South Africa defends planned military drills with Russia and China
By Carien Du Plessis
PRETORIA (Reuters) -South Africa’s foreign minister on Monday deflected criticism of joint military drills planned with Russia and China, saying that hosting such exercises with “friends” was the “natural course of relations.”
Naledi Pandor made her comments during a meeting with Russian Foreign Minister Sergei Lavrov, who was visiting South Africa 11 months after Russia’s invasion of Ukraine.
A South African official, who declined to be identified because they were not authorised to speak, said Lavrov would afterwards visit Eswatini, Botswana and Angola.
South Africa is one of Russia’s most important allies on a continent divided over the invasion and Western attempts to isolate Moscow because of its military actions.
Lavrov visited a day before U.S. Treasury Secretary Janet Yellen was due to arrive in South Africa, part of a lengthy trip to the continent designed to shore up ties with the United States.
In Washington, the White House expressed worry about South Africa’s military plans.
“The United States has concerns about any country … exercising with Russia as Russia wages a brutal war against Ukraine,” White House press secretary Karine Jean-Pierre said.
She said she had no information to provide about conversations with South Africa on the matter.
Some opposition parties and South Africa’s small Ukrainian community have said that hosting Lavrov is insensitive.
South Africa says it is impartial on the Ukraine conflict and has abstained from voting on U.N. resolutions on the war.
It has close ties with Moscow, a friend of the governing African National Congress when it was a liberation movement opposing white minority rule, and will host a joint exercise with Russia and China on its east coast from Feb. 17-27.
“All countries conduct military exercises with friends worldwide. It’s the natural course of relations,” Pandor, alongside Lavrov, told reporters in the capital, Pretoria.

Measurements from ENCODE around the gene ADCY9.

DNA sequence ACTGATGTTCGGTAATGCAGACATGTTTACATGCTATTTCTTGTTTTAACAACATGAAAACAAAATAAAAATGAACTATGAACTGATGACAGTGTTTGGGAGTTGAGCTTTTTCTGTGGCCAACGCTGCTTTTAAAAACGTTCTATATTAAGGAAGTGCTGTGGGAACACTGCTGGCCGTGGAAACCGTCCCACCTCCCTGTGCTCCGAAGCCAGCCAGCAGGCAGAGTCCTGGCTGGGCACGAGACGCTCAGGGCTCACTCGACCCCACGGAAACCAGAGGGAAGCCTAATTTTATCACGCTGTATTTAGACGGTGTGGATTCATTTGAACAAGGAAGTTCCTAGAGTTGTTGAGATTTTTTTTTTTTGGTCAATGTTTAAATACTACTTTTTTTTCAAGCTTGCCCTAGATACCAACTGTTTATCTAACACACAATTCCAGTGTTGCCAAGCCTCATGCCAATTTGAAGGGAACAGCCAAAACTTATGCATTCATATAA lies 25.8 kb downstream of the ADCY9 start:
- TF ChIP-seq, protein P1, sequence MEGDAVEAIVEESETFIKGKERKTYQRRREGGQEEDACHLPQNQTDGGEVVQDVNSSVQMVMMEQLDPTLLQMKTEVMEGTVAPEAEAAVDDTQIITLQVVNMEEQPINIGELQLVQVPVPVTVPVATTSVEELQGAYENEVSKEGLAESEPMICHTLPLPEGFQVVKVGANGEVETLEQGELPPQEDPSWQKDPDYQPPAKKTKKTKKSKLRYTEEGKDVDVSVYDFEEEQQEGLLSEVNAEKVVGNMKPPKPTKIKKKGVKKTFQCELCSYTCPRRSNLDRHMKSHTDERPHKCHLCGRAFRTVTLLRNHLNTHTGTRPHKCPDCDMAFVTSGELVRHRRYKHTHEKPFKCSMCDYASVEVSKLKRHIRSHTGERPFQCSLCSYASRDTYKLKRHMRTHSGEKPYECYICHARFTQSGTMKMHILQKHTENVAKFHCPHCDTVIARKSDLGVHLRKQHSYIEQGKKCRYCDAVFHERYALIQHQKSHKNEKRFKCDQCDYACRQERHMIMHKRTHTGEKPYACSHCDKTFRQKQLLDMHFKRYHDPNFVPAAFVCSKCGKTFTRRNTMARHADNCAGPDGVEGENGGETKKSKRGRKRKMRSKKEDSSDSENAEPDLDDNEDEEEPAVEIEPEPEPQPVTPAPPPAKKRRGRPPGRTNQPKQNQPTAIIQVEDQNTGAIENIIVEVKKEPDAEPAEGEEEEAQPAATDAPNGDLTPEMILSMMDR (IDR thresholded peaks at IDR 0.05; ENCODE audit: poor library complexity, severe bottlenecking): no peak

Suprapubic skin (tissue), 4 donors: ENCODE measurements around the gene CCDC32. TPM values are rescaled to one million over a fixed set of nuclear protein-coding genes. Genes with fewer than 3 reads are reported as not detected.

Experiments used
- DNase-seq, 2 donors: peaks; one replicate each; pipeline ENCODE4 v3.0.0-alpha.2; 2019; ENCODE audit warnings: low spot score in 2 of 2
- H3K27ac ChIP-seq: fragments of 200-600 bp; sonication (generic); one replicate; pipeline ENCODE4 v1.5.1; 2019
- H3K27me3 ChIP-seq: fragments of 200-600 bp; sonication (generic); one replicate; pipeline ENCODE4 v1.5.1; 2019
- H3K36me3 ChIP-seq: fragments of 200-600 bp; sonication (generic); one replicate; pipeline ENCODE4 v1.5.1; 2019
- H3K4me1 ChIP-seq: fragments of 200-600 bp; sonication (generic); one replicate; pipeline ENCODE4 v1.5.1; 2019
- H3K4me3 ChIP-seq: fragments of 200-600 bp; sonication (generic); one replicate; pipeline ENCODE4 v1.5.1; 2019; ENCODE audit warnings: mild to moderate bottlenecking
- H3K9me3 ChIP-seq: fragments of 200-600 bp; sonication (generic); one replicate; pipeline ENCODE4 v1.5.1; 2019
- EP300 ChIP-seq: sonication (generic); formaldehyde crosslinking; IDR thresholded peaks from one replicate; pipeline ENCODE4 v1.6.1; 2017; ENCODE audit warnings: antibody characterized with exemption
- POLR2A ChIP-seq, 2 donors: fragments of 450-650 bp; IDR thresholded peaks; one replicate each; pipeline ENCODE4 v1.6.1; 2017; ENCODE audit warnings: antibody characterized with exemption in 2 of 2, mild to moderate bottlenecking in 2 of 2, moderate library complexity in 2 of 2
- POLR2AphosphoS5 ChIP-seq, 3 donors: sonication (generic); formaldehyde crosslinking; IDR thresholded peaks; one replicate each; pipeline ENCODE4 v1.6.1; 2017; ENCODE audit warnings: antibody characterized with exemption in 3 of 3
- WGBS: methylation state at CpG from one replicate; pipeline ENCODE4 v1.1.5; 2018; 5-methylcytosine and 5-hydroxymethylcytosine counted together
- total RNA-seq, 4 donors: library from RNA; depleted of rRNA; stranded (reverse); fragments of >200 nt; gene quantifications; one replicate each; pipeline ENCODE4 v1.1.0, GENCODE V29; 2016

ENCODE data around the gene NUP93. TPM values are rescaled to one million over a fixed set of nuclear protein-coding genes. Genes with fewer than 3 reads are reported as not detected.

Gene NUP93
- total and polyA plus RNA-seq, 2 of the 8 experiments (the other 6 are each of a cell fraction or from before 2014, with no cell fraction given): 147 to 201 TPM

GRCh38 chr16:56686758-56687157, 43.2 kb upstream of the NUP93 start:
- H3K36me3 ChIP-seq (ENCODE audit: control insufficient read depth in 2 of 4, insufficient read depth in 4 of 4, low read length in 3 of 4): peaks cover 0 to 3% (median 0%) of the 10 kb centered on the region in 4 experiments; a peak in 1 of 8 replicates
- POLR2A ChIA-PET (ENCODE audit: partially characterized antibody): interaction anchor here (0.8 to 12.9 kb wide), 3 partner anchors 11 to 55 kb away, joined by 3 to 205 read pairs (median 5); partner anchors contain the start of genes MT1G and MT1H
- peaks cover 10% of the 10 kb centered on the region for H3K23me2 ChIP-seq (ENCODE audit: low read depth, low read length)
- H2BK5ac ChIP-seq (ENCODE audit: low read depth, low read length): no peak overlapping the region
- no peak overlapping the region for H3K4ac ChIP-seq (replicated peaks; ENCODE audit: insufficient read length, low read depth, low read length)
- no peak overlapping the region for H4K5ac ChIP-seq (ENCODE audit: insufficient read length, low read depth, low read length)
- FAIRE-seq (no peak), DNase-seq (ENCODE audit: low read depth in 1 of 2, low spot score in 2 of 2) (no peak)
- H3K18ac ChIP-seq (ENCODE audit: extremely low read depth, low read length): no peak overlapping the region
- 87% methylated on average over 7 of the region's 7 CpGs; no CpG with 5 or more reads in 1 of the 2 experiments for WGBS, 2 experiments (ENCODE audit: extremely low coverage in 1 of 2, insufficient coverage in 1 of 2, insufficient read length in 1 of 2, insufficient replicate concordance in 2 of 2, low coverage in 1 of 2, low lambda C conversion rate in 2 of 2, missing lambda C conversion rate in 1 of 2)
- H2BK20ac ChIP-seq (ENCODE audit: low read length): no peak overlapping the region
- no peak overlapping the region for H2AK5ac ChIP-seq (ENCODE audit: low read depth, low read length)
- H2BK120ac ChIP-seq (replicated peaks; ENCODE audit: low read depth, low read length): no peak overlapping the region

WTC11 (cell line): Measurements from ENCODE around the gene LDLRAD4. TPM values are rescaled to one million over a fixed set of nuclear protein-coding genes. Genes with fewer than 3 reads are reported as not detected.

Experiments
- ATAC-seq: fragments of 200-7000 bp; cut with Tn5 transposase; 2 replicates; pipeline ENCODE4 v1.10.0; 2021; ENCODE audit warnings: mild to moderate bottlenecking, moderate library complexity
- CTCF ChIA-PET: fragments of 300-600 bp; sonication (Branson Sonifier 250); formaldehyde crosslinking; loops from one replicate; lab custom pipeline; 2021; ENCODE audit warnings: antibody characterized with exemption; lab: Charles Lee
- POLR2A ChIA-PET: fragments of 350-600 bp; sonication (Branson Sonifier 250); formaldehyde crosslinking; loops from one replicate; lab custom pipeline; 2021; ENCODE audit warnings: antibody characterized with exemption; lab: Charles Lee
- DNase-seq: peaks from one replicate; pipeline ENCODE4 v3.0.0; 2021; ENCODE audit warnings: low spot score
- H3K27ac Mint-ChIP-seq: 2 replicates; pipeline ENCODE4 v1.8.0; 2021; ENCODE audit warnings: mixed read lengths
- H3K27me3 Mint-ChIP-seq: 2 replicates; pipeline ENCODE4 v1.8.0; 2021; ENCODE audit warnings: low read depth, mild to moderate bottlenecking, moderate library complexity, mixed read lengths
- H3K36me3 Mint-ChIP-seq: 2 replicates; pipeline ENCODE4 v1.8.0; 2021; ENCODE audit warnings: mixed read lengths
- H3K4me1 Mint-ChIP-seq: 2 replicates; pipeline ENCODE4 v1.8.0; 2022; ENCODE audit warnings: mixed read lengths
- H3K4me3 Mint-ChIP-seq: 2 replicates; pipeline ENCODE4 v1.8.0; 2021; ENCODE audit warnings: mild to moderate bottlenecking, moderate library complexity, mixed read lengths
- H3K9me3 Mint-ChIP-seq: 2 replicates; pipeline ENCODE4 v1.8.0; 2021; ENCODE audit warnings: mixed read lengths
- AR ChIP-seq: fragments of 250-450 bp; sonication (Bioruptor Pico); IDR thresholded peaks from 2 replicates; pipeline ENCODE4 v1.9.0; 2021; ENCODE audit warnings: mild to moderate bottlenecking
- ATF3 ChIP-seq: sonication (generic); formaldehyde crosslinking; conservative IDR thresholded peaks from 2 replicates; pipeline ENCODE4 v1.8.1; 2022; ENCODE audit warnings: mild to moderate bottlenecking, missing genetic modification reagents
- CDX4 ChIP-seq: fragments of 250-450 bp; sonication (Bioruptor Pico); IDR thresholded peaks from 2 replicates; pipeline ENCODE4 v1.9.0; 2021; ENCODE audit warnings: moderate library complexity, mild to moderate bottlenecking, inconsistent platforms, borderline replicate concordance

The exercise will be under way on Feb. 24, the anniversary of what Russia calls its “special military operation”. Ukraine and its allies accuse Russia of an imperial-style land grab from its neighbour and fellow ex-Soviet republic.
South African President Cyril Ramaphosa’s government has expressed a desire to mediate in the Ukraine conflict as a neutral party.
Pandor emphasised that, though South Africa had initially called on Russia to withdraw from Ukraine unilaterally, that was no longer its position.
“To repeat that … to Mr Lavrov today would make me appear quite simplistic and infantile, given the massive transfer of arms (to Ukraine) … and all that has occurred (since),” she said.
South Africa has little trade with Russia but champions a world view – favoured by China and Russia – that seeks to undo perceived U.S.-hegemony in favour of a “multipolar” world in which geopolitical power is more diffuse.
Lavrov said the military drills were transparent and that Russia, China and South Africa had provided all relevant information.
The South African armed forces said last week the exercise was a “means to strengthen the already flourishing relations between South Africa, Russia and China”.
Russia’s TASS news agency reported on Monday that a Russian warship armed with new generation hypersonic cruise weapons would take part in the drills.
Lavrov was visiting ahead of a Russia-Africa summit in July. There was no official public comment from the Ukrainian embassy but officials said it had asked the South African government to help push a Ukrainian peace plan.
Pandor has said South Africa will not be dragged into taking sides, and has accused the West of condemning Russia while ignoring issues such as Israel’s occupation of Palestinian territory.
“As South Africa, we consistently articulate that we will always stand ready to support the peaceful resolution of conflicts on the (African) continent and throughout the globe,” Pandor said in earlier remarks on Monday.
(Reporting by Carien Du Plessis, Anait Miridzhanian, Alexander Winning, Estelle Shirbon and Steve Holland; Writing by Tim Cocks; Editing by Timothy Heritage, Philippa Fletcher and Grant McCool)